Between 1970 and 2010, there were at least 39,058 people who were kidnapped in Colombia, according to a study released in 2013. In the last year covered by the study, around 1,000 people were kidnapped in 2010.
Out of the total number of kidnappings, up to 301 people were kidnapped more than once, and one person was found to have been kidnapped 5 times.
8 percent of the kidnapping cases lead to a conviction.
Source: Sibylla Brodzinsky, “Kidnapping in Colombia: The role of abductions in decades-long conflict,” Christian Science Monitor, June 21, 2013.
According to estimates by security officials, an estimated 345 tons of cocaine is produced in Colombia each year. Out of this total, around 20 percent, or 70 tons, is consumed domestically in the country. The cocaine used in Colombia is generally used in a powder form or in the cheaper form of cocaine base.
640 tons of marijuana is consumed in Colombia each year, with only 30 percent of the marijuana produced in Colombia being exported to other countries.
(Price of cocaine around the world.)
Source: James Bargent, “Growing Local Drug Market Fuels Colombia’s Underworld,” Insight Crime, May 29, 2013.
Wildlife traffickers sell sloths in Cordoba, Colombia for around $30. Animal experts say that many people buy sloths as pets, but do not understand the difficulty in raising and caring for the animals. For example, a zoologist told ABC News that they sloths survive on a complicated diet of about 40 different plant species.
The illegal wildlife trade in Colombia was estimated to have trafficked up to 60,000 animals in 2012.
(Price list of endangered animals.)
Source: John Schriffen and Alex Waterfield, “Hottest-Selling Animal in Colombia’s Illegal Pet Trade: Sloths,” ABC News, Nightline, May 28, 2013.
Financial experts estimate that up to $17 Billion of money from drug trafficking, arms trafficking and human trafficking in Colombia is laundered each year. The amount of money laundering that takes place in Colombia is over 5 percent of the country’s GDP.
Out of the total amount laundered in the country, an estimated $8.8 Billion is proceeds from Colombia’s illegal drug trade.
In 2012, federal security officials seized $128 Million worth of black market products, less than 10 percent of the total illicit trade.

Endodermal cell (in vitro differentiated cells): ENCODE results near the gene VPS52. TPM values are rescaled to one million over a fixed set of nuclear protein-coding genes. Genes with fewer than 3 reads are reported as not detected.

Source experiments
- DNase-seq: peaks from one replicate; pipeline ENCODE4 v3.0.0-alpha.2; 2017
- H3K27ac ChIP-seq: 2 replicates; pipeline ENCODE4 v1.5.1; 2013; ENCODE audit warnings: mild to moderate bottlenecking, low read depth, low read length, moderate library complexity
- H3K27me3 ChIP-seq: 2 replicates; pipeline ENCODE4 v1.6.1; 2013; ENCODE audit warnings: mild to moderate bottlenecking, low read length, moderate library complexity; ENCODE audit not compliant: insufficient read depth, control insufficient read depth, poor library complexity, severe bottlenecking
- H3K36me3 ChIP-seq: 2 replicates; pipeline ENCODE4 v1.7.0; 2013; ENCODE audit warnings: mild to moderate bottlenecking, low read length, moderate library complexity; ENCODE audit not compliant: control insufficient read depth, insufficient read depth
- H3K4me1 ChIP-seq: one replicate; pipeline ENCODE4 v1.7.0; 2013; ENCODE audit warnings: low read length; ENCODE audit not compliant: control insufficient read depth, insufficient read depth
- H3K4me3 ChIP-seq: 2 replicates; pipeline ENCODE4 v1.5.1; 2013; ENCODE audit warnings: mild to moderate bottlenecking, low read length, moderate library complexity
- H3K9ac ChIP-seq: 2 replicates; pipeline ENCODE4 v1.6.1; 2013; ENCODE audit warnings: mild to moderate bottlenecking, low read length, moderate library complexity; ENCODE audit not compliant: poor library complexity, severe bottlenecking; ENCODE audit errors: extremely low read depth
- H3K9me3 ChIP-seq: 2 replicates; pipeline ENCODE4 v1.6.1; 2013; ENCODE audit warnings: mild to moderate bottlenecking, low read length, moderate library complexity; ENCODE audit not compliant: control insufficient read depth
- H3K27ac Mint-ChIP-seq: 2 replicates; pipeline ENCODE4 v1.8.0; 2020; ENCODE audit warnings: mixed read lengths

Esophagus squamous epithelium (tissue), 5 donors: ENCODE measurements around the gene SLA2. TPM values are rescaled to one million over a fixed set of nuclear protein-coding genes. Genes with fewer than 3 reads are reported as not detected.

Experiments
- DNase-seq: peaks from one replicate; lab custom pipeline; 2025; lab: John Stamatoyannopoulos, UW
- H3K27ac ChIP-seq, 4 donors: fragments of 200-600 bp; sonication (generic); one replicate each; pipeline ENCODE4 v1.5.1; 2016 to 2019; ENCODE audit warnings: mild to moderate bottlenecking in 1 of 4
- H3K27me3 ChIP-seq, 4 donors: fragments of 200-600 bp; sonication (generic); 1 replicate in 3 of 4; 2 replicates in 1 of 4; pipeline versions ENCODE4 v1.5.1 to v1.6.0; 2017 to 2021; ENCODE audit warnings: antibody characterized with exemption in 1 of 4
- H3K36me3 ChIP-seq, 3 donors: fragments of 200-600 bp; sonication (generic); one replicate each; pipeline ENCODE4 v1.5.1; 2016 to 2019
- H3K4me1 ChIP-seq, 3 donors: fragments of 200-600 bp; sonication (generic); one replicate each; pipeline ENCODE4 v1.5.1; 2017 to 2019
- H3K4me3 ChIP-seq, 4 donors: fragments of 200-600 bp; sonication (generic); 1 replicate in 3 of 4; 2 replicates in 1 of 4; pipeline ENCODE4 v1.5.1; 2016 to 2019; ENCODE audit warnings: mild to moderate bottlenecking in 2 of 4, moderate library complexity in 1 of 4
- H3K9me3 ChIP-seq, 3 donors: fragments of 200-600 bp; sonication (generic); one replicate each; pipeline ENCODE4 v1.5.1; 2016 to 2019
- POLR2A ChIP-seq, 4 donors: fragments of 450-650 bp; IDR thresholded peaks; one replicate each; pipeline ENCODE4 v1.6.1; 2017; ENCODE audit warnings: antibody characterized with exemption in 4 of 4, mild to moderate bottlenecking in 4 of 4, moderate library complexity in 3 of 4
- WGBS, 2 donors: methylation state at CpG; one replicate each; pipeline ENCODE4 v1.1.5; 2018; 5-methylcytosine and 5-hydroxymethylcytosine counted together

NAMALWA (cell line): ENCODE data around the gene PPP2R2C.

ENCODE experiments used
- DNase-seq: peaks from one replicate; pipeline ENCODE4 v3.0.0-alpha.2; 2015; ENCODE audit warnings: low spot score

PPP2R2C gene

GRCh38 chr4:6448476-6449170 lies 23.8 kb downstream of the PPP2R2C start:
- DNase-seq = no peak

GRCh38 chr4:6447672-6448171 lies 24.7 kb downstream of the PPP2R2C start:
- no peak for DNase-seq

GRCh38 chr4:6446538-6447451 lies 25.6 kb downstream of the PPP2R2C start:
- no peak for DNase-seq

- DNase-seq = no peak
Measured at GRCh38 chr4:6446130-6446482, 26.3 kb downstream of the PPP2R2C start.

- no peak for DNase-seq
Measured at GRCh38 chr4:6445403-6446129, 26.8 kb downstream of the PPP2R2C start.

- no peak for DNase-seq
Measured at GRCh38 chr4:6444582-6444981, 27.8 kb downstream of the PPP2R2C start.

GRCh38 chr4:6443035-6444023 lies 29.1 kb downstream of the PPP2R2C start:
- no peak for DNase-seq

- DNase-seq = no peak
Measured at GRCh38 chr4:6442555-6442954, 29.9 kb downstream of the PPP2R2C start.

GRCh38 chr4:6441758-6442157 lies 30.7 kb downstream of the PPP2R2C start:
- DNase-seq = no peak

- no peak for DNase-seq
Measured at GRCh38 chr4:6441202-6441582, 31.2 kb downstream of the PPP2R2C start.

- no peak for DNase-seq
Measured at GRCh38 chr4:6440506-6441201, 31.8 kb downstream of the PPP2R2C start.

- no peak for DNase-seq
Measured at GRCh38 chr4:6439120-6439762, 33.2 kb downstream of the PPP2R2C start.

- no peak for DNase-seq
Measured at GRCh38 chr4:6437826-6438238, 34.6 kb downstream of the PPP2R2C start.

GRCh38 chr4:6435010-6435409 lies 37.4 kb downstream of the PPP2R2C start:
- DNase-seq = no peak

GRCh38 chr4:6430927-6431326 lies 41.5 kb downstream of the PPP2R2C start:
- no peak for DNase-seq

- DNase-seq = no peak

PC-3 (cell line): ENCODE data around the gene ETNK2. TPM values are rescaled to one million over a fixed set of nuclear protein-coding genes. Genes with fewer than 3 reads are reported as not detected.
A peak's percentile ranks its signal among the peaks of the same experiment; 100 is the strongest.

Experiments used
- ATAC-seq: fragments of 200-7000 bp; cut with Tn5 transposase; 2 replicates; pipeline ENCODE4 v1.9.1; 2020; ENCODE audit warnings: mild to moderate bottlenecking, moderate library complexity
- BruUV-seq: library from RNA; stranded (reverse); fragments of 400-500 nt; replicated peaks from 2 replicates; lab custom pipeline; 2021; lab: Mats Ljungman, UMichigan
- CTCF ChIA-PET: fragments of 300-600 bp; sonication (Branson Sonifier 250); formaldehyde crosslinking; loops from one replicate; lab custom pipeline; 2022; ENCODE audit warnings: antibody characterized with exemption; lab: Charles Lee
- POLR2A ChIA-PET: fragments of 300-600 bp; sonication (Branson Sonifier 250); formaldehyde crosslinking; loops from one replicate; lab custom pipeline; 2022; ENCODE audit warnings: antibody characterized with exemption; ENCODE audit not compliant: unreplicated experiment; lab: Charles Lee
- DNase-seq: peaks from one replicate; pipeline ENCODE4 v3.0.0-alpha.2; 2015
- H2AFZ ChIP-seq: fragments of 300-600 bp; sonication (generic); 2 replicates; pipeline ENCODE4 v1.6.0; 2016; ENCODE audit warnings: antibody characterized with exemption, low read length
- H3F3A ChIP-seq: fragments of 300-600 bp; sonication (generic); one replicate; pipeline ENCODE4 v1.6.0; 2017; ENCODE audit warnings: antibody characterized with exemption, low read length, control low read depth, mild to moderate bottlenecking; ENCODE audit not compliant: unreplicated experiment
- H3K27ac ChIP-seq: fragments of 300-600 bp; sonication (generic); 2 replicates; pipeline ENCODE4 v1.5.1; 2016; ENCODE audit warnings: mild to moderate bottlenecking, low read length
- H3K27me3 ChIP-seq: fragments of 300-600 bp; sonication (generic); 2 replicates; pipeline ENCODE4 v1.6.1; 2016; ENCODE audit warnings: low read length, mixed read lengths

In an example of how the money is laundered, authorities stated that one way is through fake gold sales. Colombia produces 15 tons of gold each year, but the amount of gold that is exported from the country is reported to be 70 tons. The bulk of the higher reported gold sales is believed to be fictitious sales.
Source: Helen Murphy and Nelson Bocanegra, “Money laundering distorts Colombia’s economic comeback,” Reuters, May 28, 2013.
A professional hitman working in Colombia was interviewed by journalist Ioan Grillo in his book, El Narco. The contract killer said that he is paid a base salary of $600 a month by an organized crime group. When the assassin is assigned a hit, he is paid between $2,000 to $4,000 to carry out the murder.
The assassin works in a squad where one team is on a bike and another driving in a car. On the bike, there is a drive and the shooter riding behind. The target is stopped by the car braking in front of it, while the bike pulls up next to it to carry out the hit. The shooter then immediately passes the gun to the driver of the car, where it is hidden in a secret compartment.
(More contract killings and hitman prices.)
Source: Ioan Grillo, El Narco: Inside Mexico’s Criminal Insurgency, Bloomsbury Press: New York, 2012, page 158-159.
Basuco is a form of low grade cocaine that is widely used in Colombia.
In the city of Bogata, an estimated 7,000 users are living in the city, each taking up to 15 to 20 hits a day.
Each hit costs less than a dollar.
Source: Ted Hesson, “Fighting Drug Addiction With Marijuana,” ABC News, April 1, 2013.
In the first 9 months of 2012, police reported an average of 512 barrels of oil per day being stolen. Police state that the high level of thefts are being conducted by drug trafficking who use the stolen oil to produce cocaine.
According to the United Nations, producing one kilogram of cocaine requires between 74 to 86 gallons of oil.
Since beginning patrols in the second quarter of 2012, police have seized 21 cocaine refineries, 53 tanks that were used to process oil, and 226,000 gallons of stolen crude oil.
Source: Heather Walsh, “Colombia Combats Martians Robbing Crude for Cocaine Labs,” Bloomberg, October 5, 2012.
The United Nations reported that there was roughly 160,000 acres of coca crops being grown in Colombia in 2011. In 2010, there was 155,000 acres of coca crops within the country.
The harvest was estimated to have produced up to 345 metric tons of cocaine.
Source: Chris Kraul, “U.N.: Colombian coca and cocaine production shows little change,” Los Angeles Times, World Now Blog, July 25, 2012.